Updated: 10th February 2015
Historically low oil prices are already pushing smaller oil extraction and services companies into significant distress, before the impact of substantial cuts to the capital expenditure budgets of the major oil companies.
According to the latest Begbies Traynor Red Flag Alert data for Q4 2014, which monitors the financial health of UK companies, the number of oil & gas businesses experiencing ‘Significant’ distress has increased by 69% to 486 compared to 288 in the equivalent period last year, or a rise of 17% in the last quarter alone (Q3 2014: 416). A further breakdown of the sector shows that the real victims of the oil price slump have been the businesses providing services to the oil and gas industry, with ‘Significant’ distress in companies more than doubling from 93 to 201; a massive 116% increase on a yearly basis and a 31% increase in the last quarter alone (Q3 2014: 154).
Julie Palmer, Partner at Begbies Traynor, said:
“Although the major oil & gas companies have been the focus of attention of late, our research clearly demonstrates the devastating impact of lower oil prices on a broader group of smaller businesses in oil and gas extraction and, most markedly, amongst services firms – those providing equipment, consultancy and workers to the industry.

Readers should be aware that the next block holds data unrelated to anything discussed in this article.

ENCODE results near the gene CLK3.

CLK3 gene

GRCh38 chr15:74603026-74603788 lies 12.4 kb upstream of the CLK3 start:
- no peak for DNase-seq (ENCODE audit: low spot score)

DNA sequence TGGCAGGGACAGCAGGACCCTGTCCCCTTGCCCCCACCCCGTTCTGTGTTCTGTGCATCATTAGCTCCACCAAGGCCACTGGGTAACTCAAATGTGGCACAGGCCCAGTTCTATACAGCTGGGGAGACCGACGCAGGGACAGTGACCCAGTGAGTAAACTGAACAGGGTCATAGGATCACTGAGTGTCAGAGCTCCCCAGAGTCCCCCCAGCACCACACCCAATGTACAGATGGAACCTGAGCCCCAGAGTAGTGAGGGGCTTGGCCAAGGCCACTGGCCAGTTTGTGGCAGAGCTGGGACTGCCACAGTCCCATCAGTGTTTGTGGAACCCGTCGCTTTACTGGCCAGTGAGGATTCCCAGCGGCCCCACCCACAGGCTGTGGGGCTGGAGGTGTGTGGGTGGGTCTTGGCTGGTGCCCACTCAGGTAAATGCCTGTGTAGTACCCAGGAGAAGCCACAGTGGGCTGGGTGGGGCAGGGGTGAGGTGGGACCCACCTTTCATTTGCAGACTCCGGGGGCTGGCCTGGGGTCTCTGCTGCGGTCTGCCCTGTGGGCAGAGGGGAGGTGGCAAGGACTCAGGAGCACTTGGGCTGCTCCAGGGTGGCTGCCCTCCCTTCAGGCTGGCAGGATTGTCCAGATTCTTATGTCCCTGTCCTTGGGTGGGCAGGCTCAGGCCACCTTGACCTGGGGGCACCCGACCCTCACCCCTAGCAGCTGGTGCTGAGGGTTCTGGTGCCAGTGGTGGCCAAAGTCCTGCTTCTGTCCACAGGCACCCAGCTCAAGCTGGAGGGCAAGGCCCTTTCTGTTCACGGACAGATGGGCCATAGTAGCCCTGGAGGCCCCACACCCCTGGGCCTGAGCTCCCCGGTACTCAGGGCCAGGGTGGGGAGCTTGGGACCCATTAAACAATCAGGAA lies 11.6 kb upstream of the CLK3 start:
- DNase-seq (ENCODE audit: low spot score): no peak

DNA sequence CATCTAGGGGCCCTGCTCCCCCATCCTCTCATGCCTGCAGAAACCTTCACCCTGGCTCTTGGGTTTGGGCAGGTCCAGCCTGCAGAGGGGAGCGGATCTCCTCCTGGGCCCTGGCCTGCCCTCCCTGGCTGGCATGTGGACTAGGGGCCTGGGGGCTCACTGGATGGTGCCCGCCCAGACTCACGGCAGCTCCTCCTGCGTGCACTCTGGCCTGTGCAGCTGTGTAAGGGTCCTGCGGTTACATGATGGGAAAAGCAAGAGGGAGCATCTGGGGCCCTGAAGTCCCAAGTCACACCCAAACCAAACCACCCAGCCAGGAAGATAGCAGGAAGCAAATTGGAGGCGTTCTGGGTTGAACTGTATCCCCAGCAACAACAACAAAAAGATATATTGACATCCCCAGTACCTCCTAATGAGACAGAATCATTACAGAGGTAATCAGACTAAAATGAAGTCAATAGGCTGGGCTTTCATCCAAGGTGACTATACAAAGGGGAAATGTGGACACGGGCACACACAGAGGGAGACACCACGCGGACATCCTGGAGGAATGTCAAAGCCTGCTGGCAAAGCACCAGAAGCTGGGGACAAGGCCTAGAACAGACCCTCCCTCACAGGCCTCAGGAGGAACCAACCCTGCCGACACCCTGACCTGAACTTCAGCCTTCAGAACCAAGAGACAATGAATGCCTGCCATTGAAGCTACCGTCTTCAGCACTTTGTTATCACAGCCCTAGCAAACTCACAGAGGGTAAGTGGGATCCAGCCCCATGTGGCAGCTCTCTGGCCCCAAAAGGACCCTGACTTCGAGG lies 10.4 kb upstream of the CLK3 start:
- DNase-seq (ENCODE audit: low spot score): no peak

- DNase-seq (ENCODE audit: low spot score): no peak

“Smaller oil & gas companies will be hardest hit by historically low oil prices and major cuts to investment in the industry as they lack the cash reserves the big players have to weather the storm. In particular, we expect service firms to face rapidly deteriorating trading as oil rigs are taken offline and extraction firms race to reduce their cash burn in an environment where it is increasingly challenging to raise new funds.
“With oil prices having stabilised and now looking to increase, albeit it from historically low levels, we expect there to be a major wave of consolidation in the industry as businesses race against time to deliver cost synergies or face falling into greater distress. In the absence of successful consolidation, we expect that as many as 50 companies in the sector face administration in the next eighteen months.”
Julie is a law graduate who qualified with Price Waterhouse in 1994. Julie joined Smith & Williamson in 1997 and became a partner in 2001. With Mike Stevenson, Julie set up Middleton Partners offices in Salisbury and Southampton, both of which are now part of Begbies Traynor.
Julie is a member of the Insolvency Practitioners Association and is a Fellow of The Association of Business Recovery Professionals. Julie deals with all aspects of Corporate Recovery and turnaround work and takes all form of personal insolvency appointments.